Saturday, April 05, 2014

Diamonds are Forever exhibit to explore the history of famous diamonds and the monarchs who possessed them

A history resource article by  © 2014
George Stuart's 1/4 life-sized sculpture of Catherine the
Great in robes of state.  The Imperial Crown of Russia,
created for her coronation, contains 4936 diamonds
including the second largest red spinel diamond in the
world at 398.72 carats.  Her scepter contains the 189.62
carat rose-cut Orlov Diamond which once served as the
 eye of a Hindu deity in a temple in Tamil Nadu, India.

Photo courtesy of
I just made my arrangements to fly down to Los Angeles so I could attend a unique exhibit of museum-quality replicas of world-famous diamonds at the Museum of Ventura County in Ventura, CA opening May 3, 2014.  This exhibit entitled "Diamonds are Forever" will be presented along with a display of George Stuart's 1/4 life-sized sculptures of the monarchs that at one time owned these famous gems.

Scott Sucher, one of the world's foremost experts on the technology of documenting and replicating famous historical diamonds and the gemologist who created the jewels on exhibit will deliver two presentations, "Tracking the Hope Diamond" and "Evolution of Diamond Cutting".  He has images of his full sized diamond replicas on his website

Some of the replica jewels on display will include the Hope Diamond, the Regent Diamond, the Beau Sancy, the Orlov, the Mirror of Portugal and the famous Koh-i-Noor that was once adorned the Peacock Throne of Shah Jahan, builder of the Taj Majal.

Although the Hope Diamond and the Koh-i-Noor are probably the most famous of these jewels, I actually think the Regent Diamond is one of the most beautiful.  At 140.64 carats, it is not as large in its cut form as either the Hope Diamond or the Koh-i-Noor, but it is reputedly one of the most perfectly cut diamonds in the world since it was cut and faceted back in 1710 CE.

Scott Sucher's museum quality replica
of the Regent Diamond.
The Regent was supposedly found by a slave back in 1698 and, in its rough form, weighed an astounding 410 carats.  The slave found the diamond in the Kollur mine in the Guntur District of India and supposedly secreted the stone inside a large wound in his leg. This gruesome beginning was further compounded by an English sea captain that killed the slave and stole the diamond.  The gem found its way to a diamond merchant who eventually sold it to India's English governor at the time, Thomas Pitt.  Afterward, the diamond was sometimes referred to as the Pitt Diamond.

After many attempts to sell it to various Members of European royalty, including Louis XIV of France, it was purchased by the French Regent, Philippe II, Duke of Orléans in 1717 for £135,000 (£17,385,050 as of 2014),. The stone was set into the crown of Louis XV for his coronation in 1722 and then into a new crown for the coronation of Louis XVI in 1775. It was also used to adorn a hat belonging to Marie Antoinette. In 1791 its appraised value was £480,000 (£48,882,550 as of 2014) - Wikipedia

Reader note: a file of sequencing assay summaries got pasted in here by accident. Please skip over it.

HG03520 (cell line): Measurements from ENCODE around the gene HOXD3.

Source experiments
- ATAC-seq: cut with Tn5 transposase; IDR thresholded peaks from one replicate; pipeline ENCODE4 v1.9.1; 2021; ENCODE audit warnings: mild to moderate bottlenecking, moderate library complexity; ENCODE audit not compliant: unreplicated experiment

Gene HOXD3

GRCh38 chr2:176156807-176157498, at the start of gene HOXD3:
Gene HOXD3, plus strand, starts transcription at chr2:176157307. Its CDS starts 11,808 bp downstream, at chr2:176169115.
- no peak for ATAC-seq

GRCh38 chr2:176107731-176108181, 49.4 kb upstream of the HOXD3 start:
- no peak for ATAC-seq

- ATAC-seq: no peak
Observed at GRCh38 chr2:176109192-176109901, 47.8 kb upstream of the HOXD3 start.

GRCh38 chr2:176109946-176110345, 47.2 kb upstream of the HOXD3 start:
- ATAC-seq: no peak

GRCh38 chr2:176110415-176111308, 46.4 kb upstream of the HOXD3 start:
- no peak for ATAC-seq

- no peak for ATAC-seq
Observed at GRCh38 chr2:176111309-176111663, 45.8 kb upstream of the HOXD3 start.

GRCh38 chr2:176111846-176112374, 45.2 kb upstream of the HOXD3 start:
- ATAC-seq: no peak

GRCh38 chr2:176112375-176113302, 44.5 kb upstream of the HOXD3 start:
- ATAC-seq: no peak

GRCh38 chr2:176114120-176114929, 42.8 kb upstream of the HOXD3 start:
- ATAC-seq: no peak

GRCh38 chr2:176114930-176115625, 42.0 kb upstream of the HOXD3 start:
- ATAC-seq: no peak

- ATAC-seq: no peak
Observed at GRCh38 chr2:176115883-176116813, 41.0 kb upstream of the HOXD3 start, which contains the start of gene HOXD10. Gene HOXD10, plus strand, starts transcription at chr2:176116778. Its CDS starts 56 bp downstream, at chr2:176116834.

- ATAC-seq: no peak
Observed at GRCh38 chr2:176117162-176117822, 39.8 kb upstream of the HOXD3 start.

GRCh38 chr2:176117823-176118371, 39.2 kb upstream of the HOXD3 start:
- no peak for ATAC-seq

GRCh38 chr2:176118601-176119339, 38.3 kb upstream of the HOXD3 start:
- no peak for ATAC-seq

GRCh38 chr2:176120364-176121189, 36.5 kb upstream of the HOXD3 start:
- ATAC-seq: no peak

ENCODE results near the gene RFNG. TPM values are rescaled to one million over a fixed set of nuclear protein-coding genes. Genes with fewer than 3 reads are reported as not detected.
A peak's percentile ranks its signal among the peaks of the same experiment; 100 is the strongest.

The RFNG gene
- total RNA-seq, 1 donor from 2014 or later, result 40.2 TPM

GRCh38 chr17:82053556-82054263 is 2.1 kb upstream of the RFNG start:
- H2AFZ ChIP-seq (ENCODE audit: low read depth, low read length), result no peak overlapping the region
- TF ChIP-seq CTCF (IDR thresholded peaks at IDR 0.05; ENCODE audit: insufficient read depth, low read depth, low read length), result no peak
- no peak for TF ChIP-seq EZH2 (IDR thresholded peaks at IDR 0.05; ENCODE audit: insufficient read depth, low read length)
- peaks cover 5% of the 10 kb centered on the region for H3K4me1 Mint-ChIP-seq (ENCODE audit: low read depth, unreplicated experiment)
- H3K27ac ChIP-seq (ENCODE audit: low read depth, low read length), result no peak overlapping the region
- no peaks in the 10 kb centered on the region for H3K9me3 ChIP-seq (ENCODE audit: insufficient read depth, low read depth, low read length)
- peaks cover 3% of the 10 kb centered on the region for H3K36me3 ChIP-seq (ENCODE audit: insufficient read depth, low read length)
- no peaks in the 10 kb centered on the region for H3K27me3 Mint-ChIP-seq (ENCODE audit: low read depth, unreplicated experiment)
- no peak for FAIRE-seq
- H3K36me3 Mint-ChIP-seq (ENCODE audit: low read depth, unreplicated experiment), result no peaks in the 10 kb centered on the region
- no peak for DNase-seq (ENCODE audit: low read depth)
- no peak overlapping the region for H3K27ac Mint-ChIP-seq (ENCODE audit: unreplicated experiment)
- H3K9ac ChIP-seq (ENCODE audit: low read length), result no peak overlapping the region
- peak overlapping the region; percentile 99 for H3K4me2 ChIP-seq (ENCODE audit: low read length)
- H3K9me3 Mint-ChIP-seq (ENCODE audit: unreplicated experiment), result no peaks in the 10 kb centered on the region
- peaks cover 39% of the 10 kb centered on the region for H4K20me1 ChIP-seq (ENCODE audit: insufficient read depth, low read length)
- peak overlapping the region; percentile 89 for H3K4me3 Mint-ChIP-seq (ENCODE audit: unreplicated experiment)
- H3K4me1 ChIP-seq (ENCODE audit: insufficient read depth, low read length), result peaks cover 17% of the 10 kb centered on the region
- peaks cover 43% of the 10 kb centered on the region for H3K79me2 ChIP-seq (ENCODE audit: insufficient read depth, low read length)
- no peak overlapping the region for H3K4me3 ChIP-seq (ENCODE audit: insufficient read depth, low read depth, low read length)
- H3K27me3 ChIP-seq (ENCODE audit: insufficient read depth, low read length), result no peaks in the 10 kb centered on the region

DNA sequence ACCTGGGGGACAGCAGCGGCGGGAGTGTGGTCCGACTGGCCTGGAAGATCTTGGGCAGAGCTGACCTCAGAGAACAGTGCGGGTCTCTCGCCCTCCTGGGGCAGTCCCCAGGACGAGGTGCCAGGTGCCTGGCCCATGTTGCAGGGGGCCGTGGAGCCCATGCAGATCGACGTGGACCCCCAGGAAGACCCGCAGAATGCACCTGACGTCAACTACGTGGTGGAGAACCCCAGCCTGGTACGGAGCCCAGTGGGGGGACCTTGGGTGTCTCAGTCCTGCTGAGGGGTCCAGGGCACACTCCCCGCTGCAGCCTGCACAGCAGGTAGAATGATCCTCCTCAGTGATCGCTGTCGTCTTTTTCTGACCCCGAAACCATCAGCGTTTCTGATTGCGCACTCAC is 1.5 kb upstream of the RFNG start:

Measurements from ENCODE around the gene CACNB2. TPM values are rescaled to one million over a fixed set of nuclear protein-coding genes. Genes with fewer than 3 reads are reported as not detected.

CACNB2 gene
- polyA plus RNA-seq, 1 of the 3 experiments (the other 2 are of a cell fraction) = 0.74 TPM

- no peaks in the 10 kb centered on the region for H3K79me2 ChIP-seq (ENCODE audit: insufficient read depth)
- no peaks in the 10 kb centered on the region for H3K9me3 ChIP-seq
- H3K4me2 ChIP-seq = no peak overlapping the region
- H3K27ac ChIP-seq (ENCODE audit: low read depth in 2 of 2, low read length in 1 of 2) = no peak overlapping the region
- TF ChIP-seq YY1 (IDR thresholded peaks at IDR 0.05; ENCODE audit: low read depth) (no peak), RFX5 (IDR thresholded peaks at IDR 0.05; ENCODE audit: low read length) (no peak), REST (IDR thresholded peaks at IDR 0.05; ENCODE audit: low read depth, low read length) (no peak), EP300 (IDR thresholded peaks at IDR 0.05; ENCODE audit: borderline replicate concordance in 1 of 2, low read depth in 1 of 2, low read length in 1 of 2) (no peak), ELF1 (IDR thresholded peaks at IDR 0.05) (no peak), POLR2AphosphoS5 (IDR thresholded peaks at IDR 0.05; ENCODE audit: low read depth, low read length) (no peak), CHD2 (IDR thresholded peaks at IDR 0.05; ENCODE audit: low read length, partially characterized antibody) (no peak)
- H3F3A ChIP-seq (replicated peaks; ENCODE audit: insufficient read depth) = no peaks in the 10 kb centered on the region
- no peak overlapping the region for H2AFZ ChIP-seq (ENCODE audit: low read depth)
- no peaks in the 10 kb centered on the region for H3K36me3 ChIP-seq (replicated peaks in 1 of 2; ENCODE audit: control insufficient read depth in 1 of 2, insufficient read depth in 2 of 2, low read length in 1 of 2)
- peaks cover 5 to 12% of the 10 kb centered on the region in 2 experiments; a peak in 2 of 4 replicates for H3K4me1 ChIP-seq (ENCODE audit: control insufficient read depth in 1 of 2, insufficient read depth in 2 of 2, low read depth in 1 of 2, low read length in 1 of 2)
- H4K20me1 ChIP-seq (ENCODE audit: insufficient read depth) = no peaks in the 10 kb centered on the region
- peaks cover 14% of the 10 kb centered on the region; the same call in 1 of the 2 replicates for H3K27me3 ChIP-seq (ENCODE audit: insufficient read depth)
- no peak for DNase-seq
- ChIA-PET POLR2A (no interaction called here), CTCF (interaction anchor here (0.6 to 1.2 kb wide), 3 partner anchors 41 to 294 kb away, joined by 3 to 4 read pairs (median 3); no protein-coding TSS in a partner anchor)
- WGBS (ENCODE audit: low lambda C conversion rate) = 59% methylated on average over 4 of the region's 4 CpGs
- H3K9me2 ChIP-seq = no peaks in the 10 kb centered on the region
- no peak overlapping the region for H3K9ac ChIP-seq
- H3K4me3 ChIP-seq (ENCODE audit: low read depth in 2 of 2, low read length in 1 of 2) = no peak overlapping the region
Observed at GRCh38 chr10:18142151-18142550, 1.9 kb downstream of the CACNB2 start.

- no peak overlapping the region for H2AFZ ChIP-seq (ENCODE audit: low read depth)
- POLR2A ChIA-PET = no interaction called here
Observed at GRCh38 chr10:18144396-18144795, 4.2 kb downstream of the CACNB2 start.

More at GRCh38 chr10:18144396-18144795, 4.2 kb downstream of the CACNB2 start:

George Stuart's sculpture of Marie Antoinette who
once used the Regent Diamond to adorn an
elaborate hat that included a sailing ship.
courtesy of
In 1792, during the French Revolution, the Regent was stolen along with the other crown jewels of France but was eventually recovered by Napoleon Bonaparte in 1801. Napoleon used the gem to adorn one of his swords.  But when Napoleon died, his second wife, the Empress Marie Louise, took the diamond back to her family home in Austria.

The empress' father returned the stone to France and it was subsequently incorporated into the the crowns of Louis XVIII, Charles X and Napoleon III.  Finally, it was mounted in a Greek diadem designed for Empress Eugenie, it's last fashion makeover, and remains in that diadem today in The Louvre.

Artist/historian George Stuart has created sculptures of most of the people who have touched the Regent and some of these sculptures will be on exhibit along with the replica stones.  Mr. Stuart will also unveil a new figure he has just created of Shah Jahan exclusively for the upcoming exhibit.

I developed the website for Mr. Stuart's Gallery of Historical Figures, a project that began back in 2005 because of my passion for the history these sculptures represent.  Later I was named to the board of directors for the Historical Figures Foundation and continue to serve in that capacity.

Mughal emperor Shah Jahan seated on the Peacock Throne embellished
with the famous Koh-i-Noor Diamond receiving deputations in Delhi.

Image courtesy of the British Library and Wikimedia Commons.
When the executive director of the Foundation told me about a new collaboration with gemologist Scott Sucher of who would not only create historically accurate replicas of famous crown jewels for Mr. Stuart's historical figures but appear with Mr. Stuart at a new exhibit featuring the figures with crown jewel replicas, I was intrigued.  I'm sure I will find it to be a fascinating weekend.

The exhibit "Diamonds are Forever" will be on display in the Smith Galleries of the Ventura, CA from May 3 to August 24, 2014.

Related articles

Enhanced by Zemanta


  1. This is awesome, Mary. Stuart's indefatigable, like you.

  2. Thanks, Max! Many of these famous stones have absolutely riveting histories.

  3. Mary,
    What you and Leroy have accomplished for the Historical Figures is truly beyond belief! Congratulations and thanks for the hard work and "passionate" involvement.